Trump turns up the heat on Mexico
On 30 May, US President Donald Trump abruptly announced that he intended to impose tariffs on Mexican imports unless it stepped up its enforcement on illegal migration to the US.
The tariffs will first be applied at 5% on 10 June and will be subsequently increased by 5% each month until reaching a maximum level of 25%. They are aimed at curbing the growing flow of Central American refugees that transit Mexico en route to the US.
The tariffs come as a surprise as Mexico had already begun stepping up its enforcement of illegal immigration following Trump's previous threat to close the border in March.
Mexico is unlikely to permanently stem the flow of Central American migrants: They are fleeing structural issues, such as political instability, organized violence, and vulnerability to the impact of climate change. Moreover, Mexico's efforts to stem migration will suffer from resource constraints in the context of the government's ongoing austerity push.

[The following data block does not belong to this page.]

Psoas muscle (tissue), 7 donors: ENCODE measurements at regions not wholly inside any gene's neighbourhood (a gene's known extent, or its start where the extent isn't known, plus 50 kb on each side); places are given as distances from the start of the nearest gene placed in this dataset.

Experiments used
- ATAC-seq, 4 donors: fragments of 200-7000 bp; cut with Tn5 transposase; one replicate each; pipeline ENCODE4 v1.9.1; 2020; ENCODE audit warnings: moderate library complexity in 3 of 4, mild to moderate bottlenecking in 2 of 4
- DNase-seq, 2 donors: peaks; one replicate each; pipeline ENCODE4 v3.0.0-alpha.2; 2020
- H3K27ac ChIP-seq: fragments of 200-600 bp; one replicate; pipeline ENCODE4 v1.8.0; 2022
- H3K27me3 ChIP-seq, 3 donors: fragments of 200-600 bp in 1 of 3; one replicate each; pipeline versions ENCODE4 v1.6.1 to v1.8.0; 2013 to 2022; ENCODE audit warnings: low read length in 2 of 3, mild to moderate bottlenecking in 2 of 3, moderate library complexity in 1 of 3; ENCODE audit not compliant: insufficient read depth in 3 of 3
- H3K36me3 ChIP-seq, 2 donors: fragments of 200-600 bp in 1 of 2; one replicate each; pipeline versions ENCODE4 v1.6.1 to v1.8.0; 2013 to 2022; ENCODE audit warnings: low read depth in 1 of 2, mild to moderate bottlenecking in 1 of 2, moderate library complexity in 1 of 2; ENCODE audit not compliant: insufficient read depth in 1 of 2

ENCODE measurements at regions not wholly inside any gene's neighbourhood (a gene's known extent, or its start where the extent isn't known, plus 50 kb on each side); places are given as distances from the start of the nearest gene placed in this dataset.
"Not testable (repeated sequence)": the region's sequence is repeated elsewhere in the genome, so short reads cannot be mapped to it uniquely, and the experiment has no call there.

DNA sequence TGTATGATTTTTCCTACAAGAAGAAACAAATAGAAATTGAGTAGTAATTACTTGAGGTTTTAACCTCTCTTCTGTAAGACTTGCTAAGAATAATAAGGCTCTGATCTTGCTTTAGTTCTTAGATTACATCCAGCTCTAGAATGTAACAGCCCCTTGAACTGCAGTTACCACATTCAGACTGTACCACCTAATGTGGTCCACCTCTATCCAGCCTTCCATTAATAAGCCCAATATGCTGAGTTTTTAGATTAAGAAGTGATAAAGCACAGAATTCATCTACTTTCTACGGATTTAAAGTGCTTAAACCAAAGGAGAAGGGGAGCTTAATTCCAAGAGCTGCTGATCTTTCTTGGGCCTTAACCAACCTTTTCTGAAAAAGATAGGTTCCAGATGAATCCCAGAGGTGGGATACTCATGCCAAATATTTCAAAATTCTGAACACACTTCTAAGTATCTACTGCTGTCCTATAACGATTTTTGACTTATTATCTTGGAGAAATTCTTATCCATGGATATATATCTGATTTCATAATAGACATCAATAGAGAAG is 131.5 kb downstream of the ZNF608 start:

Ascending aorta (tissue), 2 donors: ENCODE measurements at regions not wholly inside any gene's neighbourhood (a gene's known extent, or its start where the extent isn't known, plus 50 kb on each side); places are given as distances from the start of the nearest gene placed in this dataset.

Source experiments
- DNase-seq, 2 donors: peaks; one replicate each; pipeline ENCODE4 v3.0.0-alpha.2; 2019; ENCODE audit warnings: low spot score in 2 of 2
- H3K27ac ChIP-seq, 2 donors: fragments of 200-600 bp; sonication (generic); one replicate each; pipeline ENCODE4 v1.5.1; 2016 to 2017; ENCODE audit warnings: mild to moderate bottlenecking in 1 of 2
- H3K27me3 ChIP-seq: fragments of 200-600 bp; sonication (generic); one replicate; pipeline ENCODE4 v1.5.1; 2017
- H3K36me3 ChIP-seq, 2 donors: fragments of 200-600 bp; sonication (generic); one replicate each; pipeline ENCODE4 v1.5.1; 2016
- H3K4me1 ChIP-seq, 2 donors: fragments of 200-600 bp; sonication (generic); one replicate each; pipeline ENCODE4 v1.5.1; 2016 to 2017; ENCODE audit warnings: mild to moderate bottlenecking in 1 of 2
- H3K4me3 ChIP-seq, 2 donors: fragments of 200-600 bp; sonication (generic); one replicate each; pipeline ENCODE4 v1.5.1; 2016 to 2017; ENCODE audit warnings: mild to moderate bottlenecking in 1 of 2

Economic implications of the tariffs
The tariffs, if imposed, will have a significant impact on Mexico's economy, which is highly reliant on exports to the US. The tensions also lower the ratification odds of the US-Mexico-Canada Agreement (USMCA)
this year, increasing uncertainty.
The impact of the tariffs will also blow back to the US via higher import prices and subdued domestic demand. They will also disrupt the tightly integrated supply chains between the two countries in industries such as automobiles.
The biggest blowback will occur to states such as Arizona, Michigan, and Texas—states that are crucial to Trump's bid for reelection. Mexico will add to this pain by placing tariffs on producers located in these and other politically important states